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The Cambridge Handbook of the Global Work-Family Interface is a response to growing interest in understanding how people manage their work and family lives across the globe. Given global and regional differences in cultural values, economies, and policies and practices, research on work-family management is not always easily transportable to different contexts. Researchers have begun to acknowledge this, conducting research in various national settings, but the literature lacks a comprehensive source that aims to synthesize the state of knowledge, theoretical progression, and identification of the most compelling future research ideas within field. The Cambridge Handbook of the Global Work-Family Interface aims to fill this gap by providing a single source where readers can find not only information about the general state of global work-family research, but also comprehensive reviews of region-specific research. It will be of value to researchers, graduate students, and practitioners of applied and organizational psychology, management, and family studies.
Violence towards others in the community has been identified as a significant problem for a subset of Iraq and Afghanistan veterans.
To investigate the extent to which post-traumatic stress disorder (PTSD) and other risk factors predict future violent behaviour in military veterans.
A national, multiwave survey enrolling a random sample of all US veterans who served in the military after 11 September 2001 was conducted. A total of 1090 veterans from 50 US states and all military branches completed two survey waves mailed 1 year apart (retention rate = 79%).
Overall, 9% endorsed engaging in severe violence and 26% in other physical aggression in the previous year, as measured at Wave 2. Younger age, financial instability, history of violence before military service, higher combat exposure, PTSD, and alcohol misuse at Wave 1 were significantly associated with higher severe violence and other physical aggression in the past year at Wave 2. When combinations of these risk factors were present, predicted probability of violence in veterans rose sharply. Veterans with both PTSD and alcohol misuse had a substantially higher rate of subsequent severe violence (35.9%) compared with veterans with alcohol misuse without PTSD (10.6%), PTSD without alcohol misuse (10.0%) or neither PTSD nor alcohol misuse (5.3%). Using multiple regression, we found that veterans with PTSD and without alcohol misuse were not at significantly higher risk of severe violence than veterans with neither PTSD nor alcohol misuse. There was a trend for other physical aggression to be higher in veterans with PTSD without alcohol misuse.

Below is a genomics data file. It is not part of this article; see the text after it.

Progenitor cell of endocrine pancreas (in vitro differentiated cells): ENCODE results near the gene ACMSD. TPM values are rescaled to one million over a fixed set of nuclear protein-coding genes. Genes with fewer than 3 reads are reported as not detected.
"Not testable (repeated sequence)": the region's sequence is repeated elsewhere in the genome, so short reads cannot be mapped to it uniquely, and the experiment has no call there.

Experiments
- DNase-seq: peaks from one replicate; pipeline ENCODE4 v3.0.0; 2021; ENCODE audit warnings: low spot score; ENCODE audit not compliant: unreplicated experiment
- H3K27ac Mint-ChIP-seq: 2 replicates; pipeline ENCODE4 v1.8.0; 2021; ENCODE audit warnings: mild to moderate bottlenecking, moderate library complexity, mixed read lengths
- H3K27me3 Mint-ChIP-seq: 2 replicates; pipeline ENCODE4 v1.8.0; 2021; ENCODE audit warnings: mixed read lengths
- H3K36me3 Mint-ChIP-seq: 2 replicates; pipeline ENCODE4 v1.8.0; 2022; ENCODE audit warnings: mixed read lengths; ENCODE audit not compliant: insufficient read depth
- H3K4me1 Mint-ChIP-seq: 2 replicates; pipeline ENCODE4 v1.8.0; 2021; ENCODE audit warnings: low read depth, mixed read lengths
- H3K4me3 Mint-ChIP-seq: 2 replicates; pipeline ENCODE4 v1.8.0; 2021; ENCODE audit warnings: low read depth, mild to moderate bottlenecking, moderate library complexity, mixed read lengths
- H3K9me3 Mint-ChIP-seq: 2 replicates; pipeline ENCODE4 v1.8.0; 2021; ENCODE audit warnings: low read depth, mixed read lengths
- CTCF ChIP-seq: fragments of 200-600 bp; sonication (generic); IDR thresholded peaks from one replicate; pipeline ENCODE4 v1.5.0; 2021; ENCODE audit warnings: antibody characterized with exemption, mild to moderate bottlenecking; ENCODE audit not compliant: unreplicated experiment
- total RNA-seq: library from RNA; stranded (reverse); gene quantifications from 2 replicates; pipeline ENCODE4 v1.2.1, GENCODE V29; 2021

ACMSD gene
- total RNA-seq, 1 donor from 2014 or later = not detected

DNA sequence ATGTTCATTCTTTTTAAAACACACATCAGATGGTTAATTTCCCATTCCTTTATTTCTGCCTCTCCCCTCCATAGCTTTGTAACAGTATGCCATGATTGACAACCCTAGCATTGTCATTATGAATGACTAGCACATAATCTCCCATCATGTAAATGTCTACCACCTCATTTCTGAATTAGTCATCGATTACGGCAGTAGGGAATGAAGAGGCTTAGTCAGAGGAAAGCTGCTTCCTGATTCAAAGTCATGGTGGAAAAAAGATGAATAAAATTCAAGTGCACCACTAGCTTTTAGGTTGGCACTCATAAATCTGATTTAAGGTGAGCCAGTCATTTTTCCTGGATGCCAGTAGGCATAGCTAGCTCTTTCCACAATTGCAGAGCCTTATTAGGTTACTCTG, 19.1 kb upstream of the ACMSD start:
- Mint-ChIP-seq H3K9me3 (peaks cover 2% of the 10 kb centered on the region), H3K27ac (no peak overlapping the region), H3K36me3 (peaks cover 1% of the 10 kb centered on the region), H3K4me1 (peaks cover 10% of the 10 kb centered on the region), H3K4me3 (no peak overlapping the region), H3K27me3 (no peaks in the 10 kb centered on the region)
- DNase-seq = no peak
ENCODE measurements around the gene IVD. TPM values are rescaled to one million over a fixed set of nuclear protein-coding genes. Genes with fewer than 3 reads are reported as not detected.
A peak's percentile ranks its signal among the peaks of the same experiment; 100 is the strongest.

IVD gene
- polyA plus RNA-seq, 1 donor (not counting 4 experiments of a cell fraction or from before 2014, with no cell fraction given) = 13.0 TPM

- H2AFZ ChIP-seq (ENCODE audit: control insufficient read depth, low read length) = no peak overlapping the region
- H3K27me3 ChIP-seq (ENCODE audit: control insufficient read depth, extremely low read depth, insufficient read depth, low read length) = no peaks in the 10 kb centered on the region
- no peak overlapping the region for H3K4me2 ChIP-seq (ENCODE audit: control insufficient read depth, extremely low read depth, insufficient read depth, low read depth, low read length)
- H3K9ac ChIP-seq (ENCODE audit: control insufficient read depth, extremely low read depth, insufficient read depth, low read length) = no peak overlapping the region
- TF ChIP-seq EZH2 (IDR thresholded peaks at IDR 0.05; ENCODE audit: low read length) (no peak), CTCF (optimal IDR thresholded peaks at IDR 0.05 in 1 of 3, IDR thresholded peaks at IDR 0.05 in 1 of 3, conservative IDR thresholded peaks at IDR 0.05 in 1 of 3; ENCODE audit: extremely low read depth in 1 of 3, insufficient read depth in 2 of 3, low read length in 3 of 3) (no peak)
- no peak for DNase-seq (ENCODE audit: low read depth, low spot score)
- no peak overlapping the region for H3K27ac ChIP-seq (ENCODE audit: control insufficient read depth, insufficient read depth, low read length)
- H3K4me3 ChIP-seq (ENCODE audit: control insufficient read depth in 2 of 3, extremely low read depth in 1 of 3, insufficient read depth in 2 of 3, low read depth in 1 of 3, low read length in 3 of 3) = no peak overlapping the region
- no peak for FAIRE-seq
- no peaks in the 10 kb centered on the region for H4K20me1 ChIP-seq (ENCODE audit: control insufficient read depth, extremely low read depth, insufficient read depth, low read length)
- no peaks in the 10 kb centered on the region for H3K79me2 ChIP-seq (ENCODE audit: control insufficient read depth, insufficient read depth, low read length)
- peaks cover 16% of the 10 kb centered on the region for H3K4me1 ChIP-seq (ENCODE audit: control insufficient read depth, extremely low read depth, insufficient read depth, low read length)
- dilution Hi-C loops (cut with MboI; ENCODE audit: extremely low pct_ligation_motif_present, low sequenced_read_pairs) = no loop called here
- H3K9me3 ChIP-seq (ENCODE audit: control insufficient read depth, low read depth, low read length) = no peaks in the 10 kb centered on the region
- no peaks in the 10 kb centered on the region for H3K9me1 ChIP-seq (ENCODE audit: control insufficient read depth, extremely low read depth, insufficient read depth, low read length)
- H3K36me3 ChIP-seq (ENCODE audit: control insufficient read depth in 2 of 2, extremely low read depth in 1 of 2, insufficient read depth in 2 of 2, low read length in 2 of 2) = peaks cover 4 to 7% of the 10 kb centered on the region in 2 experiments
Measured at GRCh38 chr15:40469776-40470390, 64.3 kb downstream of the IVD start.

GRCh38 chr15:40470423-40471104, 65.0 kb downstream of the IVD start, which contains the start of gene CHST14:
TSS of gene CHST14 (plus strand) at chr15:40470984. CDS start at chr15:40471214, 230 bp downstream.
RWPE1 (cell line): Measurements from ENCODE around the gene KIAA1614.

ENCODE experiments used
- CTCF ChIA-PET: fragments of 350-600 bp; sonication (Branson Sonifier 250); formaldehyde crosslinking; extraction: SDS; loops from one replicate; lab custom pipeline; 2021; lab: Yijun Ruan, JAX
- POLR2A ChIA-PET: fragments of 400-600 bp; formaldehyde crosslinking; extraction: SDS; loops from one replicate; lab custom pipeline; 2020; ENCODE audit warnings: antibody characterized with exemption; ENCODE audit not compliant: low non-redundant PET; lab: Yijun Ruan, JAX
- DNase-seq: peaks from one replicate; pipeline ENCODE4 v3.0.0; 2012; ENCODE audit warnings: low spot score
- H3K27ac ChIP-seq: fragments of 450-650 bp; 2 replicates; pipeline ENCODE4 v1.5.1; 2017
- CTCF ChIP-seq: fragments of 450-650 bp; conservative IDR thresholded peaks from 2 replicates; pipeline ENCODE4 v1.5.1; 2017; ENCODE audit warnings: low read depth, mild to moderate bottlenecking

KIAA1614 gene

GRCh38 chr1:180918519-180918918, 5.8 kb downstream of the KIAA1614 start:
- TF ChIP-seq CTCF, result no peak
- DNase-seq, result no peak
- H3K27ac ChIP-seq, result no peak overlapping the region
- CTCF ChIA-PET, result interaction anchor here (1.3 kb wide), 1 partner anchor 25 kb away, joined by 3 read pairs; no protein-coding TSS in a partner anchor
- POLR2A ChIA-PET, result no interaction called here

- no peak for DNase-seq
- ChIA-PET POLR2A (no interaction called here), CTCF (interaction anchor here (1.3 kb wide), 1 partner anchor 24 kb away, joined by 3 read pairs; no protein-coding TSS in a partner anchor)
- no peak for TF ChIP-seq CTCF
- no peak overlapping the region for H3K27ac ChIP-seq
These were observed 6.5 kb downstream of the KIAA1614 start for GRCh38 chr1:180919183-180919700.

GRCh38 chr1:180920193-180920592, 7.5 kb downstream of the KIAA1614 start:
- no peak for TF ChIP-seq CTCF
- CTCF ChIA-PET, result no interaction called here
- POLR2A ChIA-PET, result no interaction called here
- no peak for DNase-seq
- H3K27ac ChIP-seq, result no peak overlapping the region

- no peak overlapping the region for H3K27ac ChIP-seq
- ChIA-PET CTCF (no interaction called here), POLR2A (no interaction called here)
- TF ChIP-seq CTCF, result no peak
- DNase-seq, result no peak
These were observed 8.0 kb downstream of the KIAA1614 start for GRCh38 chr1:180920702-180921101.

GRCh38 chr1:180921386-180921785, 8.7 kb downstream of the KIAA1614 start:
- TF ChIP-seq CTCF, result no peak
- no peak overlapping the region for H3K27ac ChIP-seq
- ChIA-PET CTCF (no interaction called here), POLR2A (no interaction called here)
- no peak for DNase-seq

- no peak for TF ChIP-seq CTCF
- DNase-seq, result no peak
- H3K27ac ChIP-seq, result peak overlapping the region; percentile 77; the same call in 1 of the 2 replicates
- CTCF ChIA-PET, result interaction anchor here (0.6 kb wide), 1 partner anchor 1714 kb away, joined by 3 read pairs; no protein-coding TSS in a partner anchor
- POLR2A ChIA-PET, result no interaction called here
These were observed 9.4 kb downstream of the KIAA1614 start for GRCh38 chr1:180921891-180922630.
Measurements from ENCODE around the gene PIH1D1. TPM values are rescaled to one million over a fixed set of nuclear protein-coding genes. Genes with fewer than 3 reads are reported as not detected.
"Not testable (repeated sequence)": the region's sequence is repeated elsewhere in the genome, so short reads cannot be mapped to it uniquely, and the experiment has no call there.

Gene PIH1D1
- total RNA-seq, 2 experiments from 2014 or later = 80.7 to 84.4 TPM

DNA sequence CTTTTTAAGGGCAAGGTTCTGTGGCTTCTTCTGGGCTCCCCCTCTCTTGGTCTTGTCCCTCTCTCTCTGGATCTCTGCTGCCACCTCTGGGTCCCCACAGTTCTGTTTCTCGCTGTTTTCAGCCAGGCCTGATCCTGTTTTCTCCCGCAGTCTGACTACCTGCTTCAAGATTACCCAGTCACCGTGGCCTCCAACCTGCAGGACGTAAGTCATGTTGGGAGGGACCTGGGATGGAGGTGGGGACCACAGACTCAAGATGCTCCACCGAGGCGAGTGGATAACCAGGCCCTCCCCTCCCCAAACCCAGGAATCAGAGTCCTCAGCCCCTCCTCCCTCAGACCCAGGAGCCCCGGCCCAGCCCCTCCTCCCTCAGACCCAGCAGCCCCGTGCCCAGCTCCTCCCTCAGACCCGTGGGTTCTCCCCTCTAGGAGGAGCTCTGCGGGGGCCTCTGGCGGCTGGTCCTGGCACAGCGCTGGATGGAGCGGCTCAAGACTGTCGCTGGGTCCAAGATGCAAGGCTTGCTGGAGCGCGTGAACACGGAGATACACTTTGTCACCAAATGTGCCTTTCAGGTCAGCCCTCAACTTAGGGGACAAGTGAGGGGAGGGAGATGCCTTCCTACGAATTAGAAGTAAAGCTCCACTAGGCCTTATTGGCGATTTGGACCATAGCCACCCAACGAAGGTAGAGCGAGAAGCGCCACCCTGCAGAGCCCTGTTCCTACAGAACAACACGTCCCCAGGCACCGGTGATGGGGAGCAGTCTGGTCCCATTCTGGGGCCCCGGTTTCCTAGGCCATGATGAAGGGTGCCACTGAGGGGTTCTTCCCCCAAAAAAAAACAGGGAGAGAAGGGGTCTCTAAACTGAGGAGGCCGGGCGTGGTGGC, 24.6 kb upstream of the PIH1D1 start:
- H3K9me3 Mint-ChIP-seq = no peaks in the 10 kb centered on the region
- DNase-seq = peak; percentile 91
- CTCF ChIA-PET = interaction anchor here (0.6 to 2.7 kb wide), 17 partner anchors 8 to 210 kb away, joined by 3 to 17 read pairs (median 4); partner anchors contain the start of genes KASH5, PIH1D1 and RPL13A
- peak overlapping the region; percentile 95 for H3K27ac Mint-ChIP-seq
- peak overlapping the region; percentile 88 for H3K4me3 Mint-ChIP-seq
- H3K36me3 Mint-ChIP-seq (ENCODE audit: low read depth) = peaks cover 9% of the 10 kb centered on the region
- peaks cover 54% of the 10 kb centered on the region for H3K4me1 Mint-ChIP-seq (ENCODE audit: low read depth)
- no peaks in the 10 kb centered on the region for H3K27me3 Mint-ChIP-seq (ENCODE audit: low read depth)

Co-occurring PTSD and alcohol misuse was associated with a marked increase in violence and aggression in veterans. Compared with veterans with neither PTSD nor alcohol misuse, veterans with PTSD and no alcohol misuse were not significantly more likely to be severely violent and were only marginally more likely to engage in other physical aggression. Attention to cumulative effects of multiple risk factors beyond diagnosis – including demographics, violence history, combat exposure, and veterans' having money to cover basic needs like food, shelter, transportation, and medical care – is crucial for optimising violence risk management.